May 24, 2010 © Thomas J. Kollenborn. All Rights Reserved.
Shortly after World War I, George Miller met Dr. Robert Alexander Aiton. The medical doctor had a strong inter-est in mine development and promotion. Aiton was looking for a mine and the right prospector to promote when he met Miller and his partners, John Hluper and Ernest Martin. Aiton found Miller's story about gold in the area interesting. The question remains to this day. Did Aiton know there was no gold or did he really believe there was gold in the area? Either way he became the fundraiser for the corporation he named the Lost Dutchman Mine Inc.
Dr. Aiton appointed Miller president of the company, Hluper, vice president and himself, secretary-treasurer. Aiton also had another man working for the Lost Dutchman Mine Corp. Inc. who was named James G. Simpson. He was in charge of data and publicity. Aiton set up an office at 33 N. Second Ave. in Phoenix and had stock certificates printed and on sale for the Lost Dutchman Mine Corp. almost immediately. Aiton had a prospectus printed to encourage people to purchase stock in the rich Lost Dutchman Mine. He called the character of the mine, "the richest gold strike of re-cent years in Arizona." The Arizona Gazette ran an article on August 20,1920, revealing a rich gold discovery at the Miller Mine. The article was titled "Rich Strike Made In Lost Dutchman." Aiton also printed the results of an as-say sample that revealed gold ore that had approximately five ounces of gold to the ton. The sample was called No. 1 Red Ore. The sample was a rhyolitic breccia containing iron and manganese oxides. The oxides were limonite and pyrolusite. The assayer was Charles A. Diehl.
I often visited with Diehl in the mid 1950s while attending high school, to talk about gold mines and treasures in Arizona's Mountains. He told me the Miller Mine was salted. However, he further stated he didn't know who was responsible for the salting. He stood by George Miller's character and integrity claiming he Was an honest man. ("Salting" a gold mine was done to make a worthless claim appear rich and rewarding with the sprinkling of a little gold dust to show prospective buyers.) Dr. Robert A. Aiton claimed an old prospector rediscovered the Lost Dutchman Mine. The prospector's name was George Miller, who was now president of Aiton's company the Lost Dutchman Mine, Inc. Aiton was 64 years old at the time the Arizona Republic article appeared in 1920 about his problems with the Arizona Medical Board since his arrival in Arizona Territory in 1899. Aiton, whose home was in Superior was an excellent promoter. He raised sufficient capital for the development of the Miller Mines (Lost Dutchman Mine Inc.). By mid-1921 there was a head-frame, power station, and five-man crew working at the mine. A shaft had been sunk and a drift driven 150 feet into the earth. Aiton was so convinced there was gold at the site in 1921 he told in-vestors they would strike the main vein soon. Investors continued to pour money into the operation and Aiton continued to talk about riches beyond belief. Aiton had an excellent promotional pamphlet printed for investors.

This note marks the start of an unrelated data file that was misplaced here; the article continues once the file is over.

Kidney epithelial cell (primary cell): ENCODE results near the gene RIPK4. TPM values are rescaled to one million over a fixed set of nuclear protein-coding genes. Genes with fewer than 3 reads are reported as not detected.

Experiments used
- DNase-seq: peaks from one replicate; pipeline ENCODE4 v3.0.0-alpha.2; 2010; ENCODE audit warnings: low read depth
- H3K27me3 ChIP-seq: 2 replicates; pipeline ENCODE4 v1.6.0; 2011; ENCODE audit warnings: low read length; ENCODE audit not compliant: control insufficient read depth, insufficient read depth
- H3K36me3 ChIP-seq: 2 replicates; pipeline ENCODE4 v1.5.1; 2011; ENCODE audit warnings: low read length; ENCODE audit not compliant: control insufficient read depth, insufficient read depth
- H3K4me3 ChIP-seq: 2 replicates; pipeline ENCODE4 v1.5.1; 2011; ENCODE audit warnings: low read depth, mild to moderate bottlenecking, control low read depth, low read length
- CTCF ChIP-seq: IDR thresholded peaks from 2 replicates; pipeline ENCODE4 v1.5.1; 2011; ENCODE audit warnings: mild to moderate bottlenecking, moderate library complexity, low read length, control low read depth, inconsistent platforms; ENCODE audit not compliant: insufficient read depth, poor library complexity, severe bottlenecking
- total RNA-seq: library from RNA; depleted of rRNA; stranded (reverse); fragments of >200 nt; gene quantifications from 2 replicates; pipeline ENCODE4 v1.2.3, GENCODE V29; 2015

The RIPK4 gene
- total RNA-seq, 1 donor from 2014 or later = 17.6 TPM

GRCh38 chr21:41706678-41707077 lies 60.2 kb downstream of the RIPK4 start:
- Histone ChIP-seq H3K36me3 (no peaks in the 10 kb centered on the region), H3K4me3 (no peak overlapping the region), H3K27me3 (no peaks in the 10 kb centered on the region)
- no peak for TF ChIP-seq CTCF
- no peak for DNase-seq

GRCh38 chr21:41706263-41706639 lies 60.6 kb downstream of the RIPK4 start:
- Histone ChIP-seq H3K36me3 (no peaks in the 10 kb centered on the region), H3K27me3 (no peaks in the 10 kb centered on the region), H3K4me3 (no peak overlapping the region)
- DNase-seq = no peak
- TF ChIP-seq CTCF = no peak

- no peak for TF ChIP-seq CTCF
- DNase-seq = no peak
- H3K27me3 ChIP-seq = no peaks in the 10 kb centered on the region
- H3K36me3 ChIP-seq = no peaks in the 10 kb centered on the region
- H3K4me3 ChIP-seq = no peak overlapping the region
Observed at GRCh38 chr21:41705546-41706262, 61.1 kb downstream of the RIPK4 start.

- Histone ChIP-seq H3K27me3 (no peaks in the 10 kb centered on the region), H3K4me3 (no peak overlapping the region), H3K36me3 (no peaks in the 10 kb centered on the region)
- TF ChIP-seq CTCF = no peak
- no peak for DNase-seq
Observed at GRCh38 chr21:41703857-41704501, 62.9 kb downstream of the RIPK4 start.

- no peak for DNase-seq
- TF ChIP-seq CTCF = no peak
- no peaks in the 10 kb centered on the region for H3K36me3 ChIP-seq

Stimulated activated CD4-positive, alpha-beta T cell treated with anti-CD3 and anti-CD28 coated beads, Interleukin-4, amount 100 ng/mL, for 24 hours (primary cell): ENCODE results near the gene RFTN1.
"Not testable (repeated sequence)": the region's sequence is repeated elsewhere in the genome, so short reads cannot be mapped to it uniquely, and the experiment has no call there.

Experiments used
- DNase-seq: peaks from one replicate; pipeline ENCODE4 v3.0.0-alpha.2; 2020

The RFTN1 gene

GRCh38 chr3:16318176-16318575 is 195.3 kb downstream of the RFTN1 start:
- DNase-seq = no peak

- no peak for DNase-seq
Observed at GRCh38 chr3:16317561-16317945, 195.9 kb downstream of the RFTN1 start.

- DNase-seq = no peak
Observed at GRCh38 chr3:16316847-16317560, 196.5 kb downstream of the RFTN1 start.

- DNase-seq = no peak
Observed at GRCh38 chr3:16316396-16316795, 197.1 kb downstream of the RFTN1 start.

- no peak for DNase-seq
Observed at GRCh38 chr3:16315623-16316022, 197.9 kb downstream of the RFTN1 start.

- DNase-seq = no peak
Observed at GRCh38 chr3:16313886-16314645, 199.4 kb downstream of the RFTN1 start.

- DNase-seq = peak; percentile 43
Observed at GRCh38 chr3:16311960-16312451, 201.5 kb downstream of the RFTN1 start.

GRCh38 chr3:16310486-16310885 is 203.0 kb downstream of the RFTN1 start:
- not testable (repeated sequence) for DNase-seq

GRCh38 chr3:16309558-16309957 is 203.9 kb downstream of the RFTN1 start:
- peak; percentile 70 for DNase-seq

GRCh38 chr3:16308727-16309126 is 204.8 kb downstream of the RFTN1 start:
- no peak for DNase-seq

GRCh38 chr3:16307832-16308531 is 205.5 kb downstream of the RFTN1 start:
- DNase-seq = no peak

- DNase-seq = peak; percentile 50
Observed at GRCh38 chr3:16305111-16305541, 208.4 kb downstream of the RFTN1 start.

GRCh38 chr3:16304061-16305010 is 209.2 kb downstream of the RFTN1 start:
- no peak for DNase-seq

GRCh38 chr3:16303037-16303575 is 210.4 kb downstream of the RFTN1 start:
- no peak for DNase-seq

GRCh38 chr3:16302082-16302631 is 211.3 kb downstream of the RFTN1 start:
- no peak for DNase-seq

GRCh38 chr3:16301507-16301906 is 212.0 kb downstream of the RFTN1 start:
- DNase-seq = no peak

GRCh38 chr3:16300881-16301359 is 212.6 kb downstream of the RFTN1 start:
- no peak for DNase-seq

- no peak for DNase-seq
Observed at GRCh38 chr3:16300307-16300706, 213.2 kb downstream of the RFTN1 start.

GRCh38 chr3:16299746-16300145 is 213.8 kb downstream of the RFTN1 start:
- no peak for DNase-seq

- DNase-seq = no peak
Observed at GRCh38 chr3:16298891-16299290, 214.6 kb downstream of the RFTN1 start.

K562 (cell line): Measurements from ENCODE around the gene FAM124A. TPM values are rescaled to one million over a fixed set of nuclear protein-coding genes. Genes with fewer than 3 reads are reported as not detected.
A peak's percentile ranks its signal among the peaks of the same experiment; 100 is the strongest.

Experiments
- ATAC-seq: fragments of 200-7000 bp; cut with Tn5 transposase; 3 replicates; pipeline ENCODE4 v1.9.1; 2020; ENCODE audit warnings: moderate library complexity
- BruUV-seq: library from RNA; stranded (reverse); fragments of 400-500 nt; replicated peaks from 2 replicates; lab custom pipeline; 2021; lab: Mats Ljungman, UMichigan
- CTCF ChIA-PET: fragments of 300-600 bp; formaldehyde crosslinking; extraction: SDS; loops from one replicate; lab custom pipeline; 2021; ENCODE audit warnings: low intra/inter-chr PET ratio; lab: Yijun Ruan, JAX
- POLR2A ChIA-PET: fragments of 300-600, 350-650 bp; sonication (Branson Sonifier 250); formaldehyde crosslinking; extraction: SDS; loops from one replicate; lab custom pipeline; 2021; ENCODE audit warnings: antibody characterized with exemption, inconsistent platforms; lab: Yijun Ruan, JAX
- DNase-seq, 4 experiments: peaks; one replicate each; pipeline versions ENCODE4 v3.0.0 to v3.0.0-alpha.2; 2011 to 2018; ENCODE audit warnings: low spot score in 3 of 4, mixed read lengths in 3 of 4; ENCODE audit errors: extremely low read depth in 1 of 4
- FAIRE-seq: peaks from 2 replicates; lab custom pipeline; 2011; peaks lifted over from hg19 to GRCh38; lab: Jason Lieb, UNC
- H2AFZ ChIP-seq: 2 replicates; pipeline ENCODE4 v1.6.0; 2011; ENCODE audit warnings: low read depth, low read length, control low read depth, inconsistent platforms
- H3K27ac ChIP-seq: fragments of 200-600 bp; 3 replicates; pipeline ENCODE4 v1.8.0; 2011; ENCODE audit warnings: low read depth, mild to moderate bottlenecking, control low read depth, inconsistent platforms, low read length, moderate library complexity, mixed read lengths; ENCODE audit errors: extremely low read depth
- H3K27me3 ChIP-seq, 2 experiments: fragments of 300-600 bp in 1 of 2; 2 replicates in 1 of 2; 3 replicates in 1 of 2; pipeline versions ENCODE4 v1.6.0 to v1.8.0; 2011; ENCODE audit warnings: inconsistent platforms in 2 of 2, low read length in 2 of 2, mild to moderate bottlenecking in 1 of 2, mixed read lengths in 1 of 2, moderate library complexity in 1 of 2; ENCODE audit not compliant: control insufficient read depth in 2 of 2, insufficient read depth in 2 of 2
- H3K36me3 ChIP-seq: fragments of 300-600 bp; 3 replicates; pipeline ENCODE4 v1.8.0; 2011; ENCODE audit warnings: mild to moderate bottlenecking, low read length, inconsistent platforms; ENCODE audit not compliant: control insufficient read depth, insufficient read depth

The operation continued for five years off and on, but never produced any valuable ore. There had been no gold from the very beginning. However, George Miller and John Hluner's property. The Lost Dutchman Mine Inc. failed.
Who was Dr. Robert A. Aiton? He was born in Illinois in 1858, came to the Arizona Territory in 1899 and eventually moved from Phoenix to Superior with his family. He and his wife, Rose, had four sons and five daughters. Aiton had practiced medicine through out central Arizona and was one of Arizona's pioneer doctors. However he was often in conflict with the Arizona Board of Medical Practitioners.
Aiton became involved with the Miller Mines when he was 62 years old, shortly after 1918. He and Rose lived in Superior until the time of his death on Monday, February 17, 1928. He is buried in Superior.
George "Drakulich" Miller died on April 6,1'936, and was buried by a group of cowboys on a small wind swept hill above his mine. John Hluper died in 1934 and was buried at the mine also. Ernest Martin died in 1927 and was also buried on the mining claims. Miller wanted to be buried near his prospecting partners Hluper and Martin.
This was the story three old men in their twilight years hanging on to a dream of golden riches and in their final days saw hope in the promotion skills of Dr. Robert A. Aiton. They never found their bonanza, but they did leave us with an epic tale of dedication and survival in the middle of a wilderness.